Ah exposure. It’s become a bit of a dirty term in the writing world at the moment, with numerous articles, social media posts and videos stating that working for it is a bad deal. So much so in fact that there’s even a Twitter account dedicated to nothing but call outs for companies offering work for exposure ‘deals’.
Yet despite all this, part of me thinks creators may be missing the point a bit here. Or at least, overlooking one factor about the whole ‘work for exposure’ gig.
And that’s that they already do it all the time.
Seriously. For as much as people love calling it out, they’re already working for exposure 24/7.
Namely, by using social media sites. Think about it for a minute. How much has Mark Zuckerberg paid you to use Facebook or promote your work there?
How much has Jack offered for your Twitter posts?
What about over on Instagram or Snapchat or Reddit? Again, no one’s paying for you to maintain profiles there or post content to your fans there. You’re just offering it all for free while some Silicon Valley ‘unicorn’ rakes in the cash from the nearby ads.
And for most part, even the sites that do let you make money aren’t much different. Oh sure, you can monetise your work on YouTube, but let’s face it. Does it really pay off for smaller creators?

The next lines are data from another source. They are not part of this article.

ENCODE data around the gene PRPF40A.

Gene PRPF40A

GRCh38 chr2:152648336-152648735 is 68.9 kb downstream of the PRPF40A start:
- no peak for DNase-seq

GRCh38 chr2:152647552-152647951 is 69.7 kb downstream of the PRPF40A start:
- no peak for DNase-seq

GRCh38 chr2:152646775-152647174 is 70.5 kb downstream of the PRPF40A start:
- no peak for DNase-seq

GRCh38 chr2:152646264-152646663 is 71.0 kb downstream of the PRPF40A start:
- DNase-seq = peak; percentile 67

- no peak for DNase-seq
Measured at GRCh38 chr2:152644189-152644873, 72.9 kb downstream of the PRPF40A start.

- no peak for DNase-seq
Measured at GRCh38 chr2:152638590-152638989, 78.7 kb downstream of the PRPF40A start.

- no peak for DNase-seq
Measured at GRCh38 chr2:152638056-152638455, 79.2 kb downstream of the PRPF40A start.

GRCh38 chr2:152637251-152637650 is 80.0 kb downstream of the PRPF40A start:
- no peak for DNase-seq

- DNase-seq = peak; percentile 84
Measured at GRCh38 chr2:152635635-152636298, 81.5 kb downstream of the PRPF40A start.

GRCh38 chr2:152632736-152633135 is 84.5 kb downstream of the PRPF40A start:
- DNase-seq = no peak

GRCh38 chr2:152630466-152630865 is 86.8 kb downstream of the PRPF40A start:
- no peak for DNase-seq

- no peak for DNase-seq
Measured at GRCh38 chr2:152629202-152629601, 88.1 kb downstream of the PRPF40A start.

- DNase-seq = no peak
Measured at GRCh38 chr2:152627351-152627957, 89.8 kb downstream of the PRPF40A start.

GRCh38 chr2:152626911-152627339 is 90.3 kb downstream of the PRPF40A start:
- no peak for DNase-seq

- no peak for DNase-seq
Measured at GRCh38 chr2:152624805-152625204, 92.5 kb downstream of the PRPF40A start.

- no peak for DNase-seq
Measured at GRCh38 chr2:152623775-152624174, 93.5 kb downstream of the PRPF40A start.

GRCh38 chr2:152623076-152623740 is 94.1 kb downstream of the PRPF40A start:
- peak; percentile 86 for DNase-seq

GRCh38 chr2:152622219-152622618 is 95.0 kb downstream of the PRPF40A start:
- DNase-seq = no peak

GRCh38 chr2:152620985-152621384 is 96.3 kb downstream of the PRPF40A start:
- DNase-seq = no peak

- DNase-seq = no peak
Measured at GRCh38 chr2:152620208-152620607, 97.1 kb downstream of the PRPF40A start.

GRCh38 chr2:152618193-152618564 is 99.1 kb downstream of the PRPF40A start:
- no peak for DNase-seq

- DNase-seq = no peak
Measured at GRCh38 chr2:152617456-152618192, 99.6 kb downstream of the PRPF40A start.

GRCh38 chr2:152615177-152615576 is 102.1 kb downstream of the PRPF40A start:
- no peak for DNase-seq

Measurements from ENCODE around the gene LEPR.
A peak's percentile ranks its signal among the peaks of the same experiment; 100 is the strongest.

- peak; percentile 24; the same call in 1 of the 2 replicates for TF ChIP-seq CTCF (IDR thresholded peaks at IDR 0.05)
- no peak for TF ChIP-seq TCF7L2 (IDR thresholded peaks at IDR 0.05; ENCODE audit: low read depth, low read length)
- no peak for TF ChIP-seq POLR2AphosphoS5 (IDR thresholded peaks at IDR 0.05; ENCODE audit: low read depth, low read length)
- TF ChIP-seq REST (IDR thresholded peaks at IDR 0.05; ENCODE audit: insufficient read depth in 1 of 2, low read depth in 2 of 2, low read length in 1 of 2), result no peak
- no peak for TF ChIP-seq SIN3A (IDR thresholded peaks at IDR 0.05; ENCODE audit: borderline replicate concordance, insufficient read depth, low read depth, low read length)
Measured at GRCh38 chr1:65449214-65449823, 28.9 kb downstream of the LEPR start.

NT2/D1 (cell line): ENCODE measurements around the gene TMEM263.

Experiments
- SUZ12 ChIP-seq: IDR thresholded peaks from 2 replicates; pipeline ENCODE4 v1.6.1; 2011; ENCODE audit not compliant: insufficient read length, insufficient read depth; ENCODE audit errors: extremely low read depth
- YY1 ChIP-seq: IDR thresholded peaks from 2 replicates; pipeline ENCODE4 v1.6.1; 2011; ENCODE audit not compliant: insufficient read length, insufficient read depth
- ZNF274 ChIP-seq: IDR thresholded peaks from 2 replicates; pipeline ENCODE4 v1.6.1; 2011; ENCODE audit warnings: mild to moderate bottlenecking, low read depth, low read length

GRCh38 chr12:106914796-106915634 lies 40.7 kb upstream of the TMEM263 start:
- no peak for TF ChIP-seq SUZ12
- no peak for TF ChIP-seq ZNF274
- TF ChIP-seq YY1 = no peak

Eh, not really. That’s why Patreon exists now. Then again, many people don’t monetise their work there at all.
Same goes for Medium too. For most users here, posting is done for ‘exposure’. Or social media marketing/SEO purposes if they’re running a business.
Exposure, exposure and more exposure.
Still, some people are probably gonna say it’s different because you’re posting of your own will. Or because you’re not forced to do anything for free.
But is that really the case? After all, over on YouTube there you need over 1000 subscribers and 4000 hours of viewing time to get your videos monetised, among other things. So in essence, YouTube is basically forcing you to work for free to even be with a shot of making any cash.
Hmm, wonder how many people would sign up to that deal in real life? Probably very few.
Point is, you’ve already decided to work for exposure by putting your work on these platforms and social media services. You’ve already decided at a price point at which ‘exposure’ is worth it, at around 200 million users.
So before you go ranting about exposure and starving artists, maybe ask yourselves whether you truly aren’t working for exposure in some way or another. Or even whether those social media services you use so much are ripping you off worse than any of those BuzzFeeds or Huffington Posts the world is full off right now…